FIG. 1B shows an exemplary configuration of a governor 106 and an ECM 108. In operation, governor 106 may provide similar functionality as governor 102. Furthermore, ECM 108 may be configured to receive a PWM signal However, in contrast to the example shown FIG. 1A, in this implementation, governor 106 may output a PWM signal. Thus, in the example of FIG. 1B, a converter (e.g., converter 103) is not needed because ECM 108 may directly receive the PWM signal that is output from governor 106.

As outlined above regarding FIGS. 1A and 1B, an ECM may receive a control signal from a governor that is a PWM signal. The ECM may receive the PWM signal directly from the governor or may receive the PWM signal from a converter. In either instance, the ECM receives a PWM signal, which provides parameters to the ECM specifying limits and/or performance requirements of the engine. The ECM will then, in turn, enforce these limits and requirements during the engine's operations. Implementations describe below may make use of either configuration and, additionally, provide user configuration of ECM operations, as discussed below in further detail.

FIG. 2 is an exemplary system 200 for providing user configuration of ECM operations through software functions, consistent with a disclosed embodiment. System 200 may represent a combination of software and hardware components included in a machine (not shown). As used herein, the term “machine” refers to a fixed or mobile machine that performs some type of operation associated with a particular industry, such as mining, construction, farming, etc., and operates between or within environments (e.g., construction site, mine site, power plants, etc.). A non-limiting example of a fixed machine includes an engine system operating in a plant or off-shore environment (e.g., off-shore drilling platform). Non-limiting examples of mobile machines include commercial machines, such as trucks, cranes, earth moving machines, mining machines, backhoes, material handling equipment, farming equipment, marine vessels, aircraft, and any type of movable machine that operates in an environment.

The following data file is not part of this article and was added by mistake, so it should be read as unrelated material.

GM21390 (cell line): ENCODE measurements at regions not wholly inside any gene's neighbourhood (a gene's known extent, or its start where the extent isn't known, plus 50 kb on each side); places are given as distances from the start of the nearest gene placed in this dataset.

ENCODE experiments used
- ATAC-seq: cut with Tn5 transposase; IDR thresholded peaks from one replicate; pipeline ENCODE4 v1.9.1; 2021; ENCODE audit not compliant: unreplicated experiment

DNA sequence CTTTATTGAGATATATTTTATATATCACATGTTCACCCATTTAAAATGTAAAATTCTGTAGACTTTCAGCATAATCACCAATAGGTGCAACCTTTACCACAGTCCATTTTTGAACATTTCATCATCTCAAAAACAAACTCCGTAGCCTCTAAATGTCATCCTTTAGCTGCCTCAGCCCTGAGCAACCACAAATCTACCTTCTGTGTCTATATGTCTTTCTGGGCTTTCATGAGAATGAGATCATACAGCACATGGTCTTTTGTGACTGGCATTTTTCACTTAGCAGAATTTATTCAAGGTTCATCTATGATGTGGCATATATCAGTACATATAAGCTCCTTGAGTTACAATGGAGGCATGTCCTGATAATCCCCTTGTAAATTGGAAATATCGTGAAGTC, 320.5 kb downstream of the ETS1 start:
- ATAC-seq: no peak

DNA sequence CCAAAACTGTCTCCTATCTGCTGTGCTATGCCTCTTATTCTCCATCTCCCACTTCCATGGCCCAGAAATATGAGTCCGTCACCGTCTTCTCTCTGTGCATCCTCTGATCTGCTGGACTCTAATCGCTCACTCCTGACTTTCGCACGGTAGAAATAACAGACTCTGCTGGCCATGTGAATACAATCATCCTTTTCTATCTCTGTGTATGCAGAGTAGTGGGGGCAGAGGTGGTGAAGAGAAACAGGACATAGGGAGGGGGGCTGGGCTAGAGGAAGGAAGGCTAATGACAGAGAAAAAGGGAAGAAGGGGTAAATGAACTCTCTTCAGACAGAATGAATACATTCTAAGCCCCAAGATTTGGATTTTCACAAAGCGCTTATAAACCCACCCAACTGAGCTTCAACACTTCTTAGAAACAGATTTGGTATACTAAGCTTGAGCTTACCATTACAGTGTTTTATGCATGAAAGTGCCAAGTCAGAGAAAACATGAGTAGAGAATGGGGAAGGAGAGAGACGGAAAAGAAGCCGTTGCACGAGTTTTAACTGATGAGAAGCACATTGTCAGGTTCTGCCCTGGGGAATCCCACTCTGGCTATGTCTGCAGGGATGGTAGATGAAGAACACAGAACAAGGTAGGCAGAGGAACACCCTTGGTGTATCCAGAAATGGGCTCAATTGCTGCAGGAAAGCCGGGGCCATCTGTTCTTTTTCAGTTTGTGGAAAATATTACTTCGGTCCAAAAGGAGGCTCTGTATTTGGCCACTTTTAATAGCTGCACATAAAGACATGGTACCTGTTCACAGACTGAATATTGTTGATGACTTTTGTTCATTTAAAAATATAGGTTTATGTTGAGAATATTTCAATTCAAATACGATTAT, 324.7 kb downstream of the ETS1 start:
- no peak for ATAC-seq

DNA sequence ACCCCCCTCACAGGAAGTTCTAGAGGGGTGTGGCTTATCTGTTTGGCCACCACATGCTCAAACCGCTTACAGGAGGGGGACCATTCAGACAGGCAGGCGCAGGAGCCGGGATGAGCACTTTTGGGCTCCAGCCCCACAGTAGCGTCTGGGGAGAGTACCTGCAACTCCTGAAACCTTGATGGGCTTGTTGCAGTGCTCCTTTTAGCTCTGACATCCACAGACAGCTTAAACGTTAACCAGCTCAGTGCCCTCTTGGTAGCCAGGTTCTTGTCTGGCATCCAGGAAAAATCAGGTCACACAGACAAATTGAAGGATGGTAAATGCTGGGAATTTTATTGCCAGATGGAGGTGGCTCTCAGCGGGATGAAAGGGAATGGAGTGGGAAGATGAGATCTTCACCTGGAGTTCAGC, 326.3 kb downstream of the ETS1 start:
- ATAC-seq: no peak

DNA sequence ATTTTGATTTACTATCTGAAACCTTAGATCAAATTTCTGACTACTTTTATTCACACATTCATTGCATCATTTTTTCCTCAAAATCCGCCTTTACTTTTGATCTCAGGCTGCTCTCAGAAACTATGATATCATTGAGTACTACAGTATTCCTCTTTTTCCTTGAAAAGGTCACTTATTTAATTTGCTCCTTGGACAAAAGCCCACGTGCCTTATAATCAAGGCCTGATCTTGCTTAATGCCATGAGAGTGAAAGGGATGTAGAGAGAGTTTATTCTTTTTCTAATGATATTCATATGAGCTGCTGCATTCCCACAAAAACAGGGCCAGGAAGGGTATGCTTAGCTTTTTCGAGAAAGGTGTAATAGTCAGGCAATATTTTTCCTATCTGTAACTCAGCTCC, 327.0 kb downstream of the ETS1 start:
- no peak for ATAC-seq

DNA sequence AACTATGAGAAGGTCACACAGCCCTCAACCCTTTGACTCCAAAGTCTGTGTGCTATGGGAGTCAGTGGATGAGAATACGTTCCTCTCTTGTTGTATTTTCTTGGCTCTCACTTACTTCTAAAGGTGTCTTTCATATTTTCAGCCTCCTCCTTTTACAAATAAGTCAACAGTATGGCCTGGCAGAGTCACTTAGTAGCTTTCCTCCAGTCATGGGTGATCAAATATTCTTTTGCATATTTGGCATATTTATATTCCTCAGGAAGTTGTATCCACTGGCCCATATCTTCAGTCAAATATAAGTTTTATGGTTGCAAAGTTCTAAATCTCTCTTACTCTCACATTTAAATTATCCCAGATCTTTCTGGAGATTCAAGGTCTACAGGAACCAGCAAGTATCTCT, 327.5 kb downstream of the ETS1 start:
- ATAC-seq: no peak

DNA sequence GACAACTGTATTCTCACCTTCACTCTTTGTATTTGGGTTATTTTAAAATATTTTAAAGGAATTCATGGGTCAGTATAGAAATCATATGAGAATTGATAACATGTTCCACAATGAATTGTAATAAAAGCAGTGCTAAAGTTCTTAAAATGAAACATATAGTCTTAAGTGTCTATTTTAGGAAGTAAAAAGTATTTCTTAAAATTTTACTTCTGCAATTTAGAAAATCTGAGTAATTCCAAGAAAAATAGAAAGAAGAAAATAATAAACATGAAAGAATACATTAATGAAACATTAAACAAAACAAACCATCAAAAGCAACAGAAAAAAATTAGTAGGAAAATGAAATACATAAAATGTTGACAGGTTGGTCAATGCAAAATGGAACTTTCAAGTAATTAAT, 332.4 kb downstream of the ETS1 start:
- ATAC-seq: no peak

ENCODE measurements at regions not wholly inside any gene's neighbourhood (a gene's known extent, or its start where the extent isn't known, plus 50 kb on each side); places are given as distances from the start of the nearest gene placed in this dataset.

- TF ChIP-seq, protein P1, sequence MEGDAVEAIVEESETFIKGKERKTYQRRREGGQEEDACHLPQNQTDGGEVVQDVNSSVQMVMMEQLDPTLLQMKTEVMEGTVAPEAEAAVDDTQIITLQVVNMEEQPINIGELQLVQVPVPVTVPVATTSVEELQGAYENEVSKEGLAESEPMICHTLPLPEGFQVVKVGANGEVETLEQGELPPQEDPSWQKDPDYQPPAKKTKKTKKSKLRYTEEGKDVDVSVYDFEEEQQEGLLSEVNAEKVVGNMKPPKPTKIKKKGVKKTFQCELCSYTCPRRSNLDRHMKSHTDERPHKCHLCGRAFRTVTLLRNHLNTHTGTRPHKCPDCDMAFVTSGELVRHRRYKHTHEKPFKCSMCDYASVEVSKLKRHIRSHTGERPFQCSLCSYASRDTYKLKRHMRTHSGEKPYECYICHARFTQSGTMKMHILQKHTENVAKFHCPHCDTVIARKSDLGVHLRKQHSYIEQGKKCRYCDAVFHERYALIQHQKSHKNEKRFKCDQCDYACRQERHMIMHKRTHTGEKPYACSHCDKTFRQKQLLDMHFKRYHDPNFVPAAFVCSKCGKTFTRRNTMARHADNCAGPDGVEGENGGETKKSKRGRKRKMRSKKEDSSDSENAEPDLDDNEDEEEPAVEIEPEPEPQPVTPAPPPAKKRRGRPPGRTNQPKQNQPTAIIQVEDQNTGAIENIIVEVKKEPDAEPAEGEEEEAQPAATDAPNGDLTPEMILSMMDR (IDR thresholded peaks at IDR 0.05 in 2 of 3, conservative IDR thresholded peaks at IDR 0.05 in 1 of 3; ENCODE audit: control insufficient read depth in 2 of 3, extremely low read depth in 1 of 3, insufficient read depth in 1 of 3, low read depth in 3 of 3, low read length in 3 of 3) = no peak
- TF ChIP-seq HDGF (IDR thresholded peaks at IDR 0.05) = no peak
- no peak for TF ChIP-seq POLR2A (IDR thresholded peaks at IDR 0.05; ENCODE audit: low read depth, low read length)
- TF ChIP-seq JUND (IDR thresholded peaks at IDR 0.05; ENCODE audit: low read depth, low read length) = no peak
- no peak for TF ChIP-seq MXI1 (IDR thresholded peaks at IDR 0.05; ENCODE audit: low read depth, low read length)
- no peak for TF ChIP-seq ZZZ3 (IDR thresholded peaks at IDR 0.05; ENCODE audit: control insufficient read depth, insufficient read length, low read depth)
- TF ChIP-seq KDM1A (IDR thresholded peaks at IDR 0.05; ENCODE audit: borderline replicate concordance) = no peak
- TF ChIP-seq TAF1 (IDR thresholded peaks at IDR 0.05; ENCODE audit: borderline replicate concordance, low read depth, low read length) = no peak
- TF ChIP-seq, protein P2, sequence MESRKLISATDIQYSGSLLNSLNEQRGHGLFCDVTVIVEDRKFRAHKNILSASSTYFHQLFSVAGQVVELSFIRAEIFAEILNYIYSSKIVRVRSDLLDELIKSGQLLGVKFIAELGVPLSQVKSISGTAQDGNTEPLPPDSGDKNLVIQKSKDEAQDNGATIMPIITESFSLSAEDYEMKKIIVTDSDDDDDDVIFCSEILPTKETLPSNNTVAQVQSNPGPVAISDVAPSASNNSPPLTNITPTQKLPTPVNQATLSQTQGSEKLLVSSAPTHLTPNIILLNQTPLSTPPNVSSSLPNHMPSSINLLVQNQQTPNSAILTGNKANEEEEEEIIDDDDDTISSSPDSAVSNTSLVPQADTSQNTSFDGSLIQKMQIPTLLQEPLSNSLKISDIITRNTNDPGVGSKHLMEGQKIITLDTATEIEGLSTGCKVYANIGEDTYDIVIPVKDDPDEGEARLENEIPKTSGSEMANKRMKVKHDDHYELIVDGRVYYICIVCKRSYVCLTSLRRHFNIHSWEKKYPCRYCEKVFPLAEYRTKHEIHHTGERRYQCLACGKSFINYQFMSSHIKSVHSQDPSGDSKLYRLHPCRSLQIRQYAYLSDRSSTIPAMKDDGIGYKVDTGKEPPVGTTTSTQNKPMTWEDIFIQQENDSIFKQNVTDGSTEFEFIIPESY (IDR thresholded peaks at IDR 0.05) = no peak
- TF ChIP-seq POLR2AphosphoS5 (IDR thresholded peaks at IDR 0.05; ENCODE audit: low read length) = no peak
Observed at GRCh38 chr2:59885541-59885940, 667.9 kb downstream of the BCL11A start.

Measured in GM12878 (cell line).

System 200 may include a governor 202, an engine 204, engine component 206, engine control module (ECM) 208, external components 220-222, off-board communication component 230, and configuration hardware 240. ECM 208 may communicate with governor 202, engine component 206, external components 220-222, or off-board communications component 240 via communications bus 215. Although FIG. 2 depicts one engine component 206, two external components 220-222, and one off-board communications component 230, one of ordinary skill in the art will appreciate that the number of components shown in FIG. 2 is illustrative and additional components may be included in system 200.

Engine 204 may be any appropriate type of engine for operating a machine. For example, engine 204 may be a diesel, gasoline, or natural gas driven internal combustion engine. Disclosed embodiments may be implemented consistent with large engine platforms, such as models 3500, G3500, C175, CG175, 3600, and C280, for example, provided by Caterpillar Inc. Furthermore, engine 204 may use fuels such as ethanol, methanol, or other distilled alcohols. Alternatively, engine 204 may be an electrical generation power engine using any of a variety of fuels.